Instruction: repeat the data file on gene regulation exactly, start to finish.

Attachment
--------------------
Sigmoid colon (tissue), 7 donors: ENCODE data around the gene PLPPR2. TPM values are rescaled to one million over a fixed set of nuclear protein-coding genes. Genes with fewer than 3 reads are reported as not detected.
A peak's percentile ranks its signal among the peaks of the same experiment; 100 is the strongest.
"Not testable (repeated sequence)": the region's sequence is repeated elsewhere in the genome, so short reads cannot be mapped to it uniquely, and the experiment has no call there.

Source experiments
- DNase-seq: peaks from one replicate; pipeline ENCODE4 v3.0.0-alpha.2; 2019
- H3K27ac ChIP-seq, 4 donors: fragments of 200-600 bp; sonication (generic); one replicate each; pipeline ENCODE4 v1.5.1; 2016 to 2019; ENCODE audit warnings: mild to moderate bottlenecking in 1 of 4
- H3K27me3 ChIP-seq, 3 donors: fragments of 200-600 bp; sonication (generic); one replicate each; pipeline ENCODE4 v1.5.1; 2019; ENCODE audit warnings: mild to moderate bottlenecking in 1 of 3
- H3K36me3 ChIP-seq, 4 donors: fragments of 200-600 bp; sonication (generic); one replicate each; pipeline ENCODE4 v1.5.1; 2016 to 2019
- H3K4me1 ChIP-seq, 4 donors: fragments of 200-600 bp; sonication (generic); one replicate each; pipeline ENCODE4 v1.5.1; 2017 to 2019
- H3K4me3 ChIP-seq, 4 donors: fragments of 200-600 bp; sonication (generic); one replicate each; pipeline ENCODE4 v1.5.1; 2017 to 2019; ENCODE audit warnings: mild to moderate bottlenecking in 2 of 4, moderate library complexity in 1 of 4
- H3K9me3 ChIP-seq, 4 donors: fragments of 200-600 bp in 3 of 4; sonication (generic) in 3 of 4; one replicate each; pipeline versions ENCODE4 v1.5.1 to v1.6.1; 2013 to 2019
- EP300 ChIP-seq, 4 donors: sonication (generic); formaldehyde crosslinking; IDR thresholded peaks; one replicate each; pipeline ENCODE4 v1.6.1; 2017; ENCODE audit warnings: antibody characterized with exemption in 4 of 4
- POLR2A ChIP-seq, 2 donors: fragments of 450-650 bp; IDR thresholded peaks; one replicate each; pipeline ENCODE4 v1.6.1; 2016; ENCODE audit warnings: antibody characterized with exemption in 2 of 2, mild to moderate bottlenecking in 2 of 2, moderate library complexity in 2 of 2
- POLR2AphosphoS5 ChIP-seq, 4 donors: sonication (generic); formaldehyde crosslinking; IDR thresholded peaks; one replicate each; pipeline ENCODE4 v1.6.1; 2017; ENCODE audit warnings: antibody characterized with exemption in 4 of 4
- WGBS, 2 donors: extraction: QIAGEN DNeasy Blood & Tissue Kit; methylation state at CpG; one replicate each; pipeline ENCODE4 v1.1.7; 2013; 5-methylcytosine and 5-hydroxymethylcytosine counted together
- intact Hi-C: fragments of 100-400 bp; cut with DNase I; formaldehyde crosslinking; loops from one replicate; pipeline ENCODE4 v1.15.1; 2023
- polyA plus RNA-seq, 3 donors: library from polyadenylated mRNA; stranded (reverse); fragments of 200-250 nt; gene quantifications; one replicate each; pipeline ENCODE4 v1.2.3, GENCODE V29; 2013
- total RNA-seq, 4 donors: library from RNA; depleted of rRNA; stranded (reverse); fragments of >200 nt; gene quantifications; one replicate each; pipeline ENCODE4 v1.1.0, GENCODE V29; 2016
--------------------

Sigmoid colon (tissue), 7 donors: ENCODE data around the gene PLPPR2. TPM values are rescaled to one million over a fixed set of nuclear protein-coding genes. Genes with fewer than 3 reads are reported as not detected.
A peak's percentile ranks its signal among the peaks of the same experiment; 100 is the strongest.
"Not testable (repeated sequence)": the region's sequence is repeated elsewhere in the genome, so short reads cannot be mapped to it uniquely, and the experiment has no call there.

Source experiments
- DNase-seq: peaks from one replicate; pipeline ENCODE4 v3.0.0-alpha.2; 2019
- H3K27ac ChIP-seq, 4 donors: fragments of 200-600 bp; sonication (generic); one replicate each; pipeline ENCODE4 v1.5.1; 2016 to 2019; ENCODE audit warnings: mild to moderate bottlenecking in 1 of 4
- H3K27me3 ChIP-seq, 3 donors: fragments of 200-600 bp; sonication (generic); one replicate each; pipeline ENCODE4 v1.5.1; 2019; ENCODE audit warnings: mild to moderate bottlenecking in 1 of 3
- H3K36me3 ChIP-seq, 4 donors: fragments of 200-600 bp; sonication (generic); one replicate each; pipeline ENCODE4 v1.5.1; 2016 to 2019
- H3K4me1 ChIP-seq, 4 donors: fragments of 200-600 bp; sonication (generic); one replicate each; pipeline ENCODE4 v1.5.1; 2017 to 2019
- H3K4me3 ChIP-seq, 4 donors: fragments of 200-600 bp; sonication (generic); one replicate each; pipeline ENCODE4 v1.5.1; 2017 to 2019; ENCODE audit warnings: mild to moderate bottlenecking in 2 of 4, moderate library complexity in 1 of 4
- H3K9me3 ChIP-seq, 4 donors: fragments of 200-600 bp in 3 of 4; sonication (generic) in 3 of 4; one replicate each; pipeline versions ENCODE4 v1.5.1 to v1.6.1; 2013 to 2019
- EP300 ChIP-seq, 4 donors: sonication (generic); formaldehyde crosslinking; IDR thresholded peaks; one replicate each; pipeline ENCODE4 v1.6.1; 2017; ENCODE audit warnings: antibody characterized with exemption in 4 of 4
- POLR2A ChIP-seq, 2 donors: fragments of 450-650 bp; IDR thresholded peaks; one replicate each; pipeline ENCODE4 v1.6.1; 2016; ENCODE audit warnings: antibody characterized with exemption in 2 of 2, mild to moderate bottlenecking in 2 of 2, moderate library complexity in 2 of 2
- POLR2AphosphoS5 ChIP-seq, 4 donors: sonication (generic); formaldehyde crosslinking; IDR thresholded peaks; one replicate each; pipeline ENCODE4 v1.6.1; 2017; ENCODE audit warnings: antibody characterized with exemption in 4 of 4
- WGBS, 2 donors: extraction: QIAGEN DNeasy Blood & Tissue Kit; methylation state at CpG; one replicate each; pipeline ENCODE4 v1.1.7; 2013; 5-methylcytosine and 5-hydroxymethylcytosine counted together
- intact Hi-C: fragments of 100-400 bp; cut with DNase I; formaldehyde crosslinking; loops from one replicate; pipeline ENCODE4 v1.15.1; 2023
- polyA plus RNA-seq, 3 donors: library from polyadenylated mRNA; stranded (reverse); fragments of 200-250 nt; gene quantifications; one replicate each; pipeline ENCODE4 v1.2.3, GENCODE V29; 2013
- total RNA-seq, 4 donors: library from RNA; depleted of rRNA; stranded (reverse); fragments of >200 nt; gene quantifications; one replicate each; pipeline ENCODE4 v1.1.0, GENCODE V29; 2016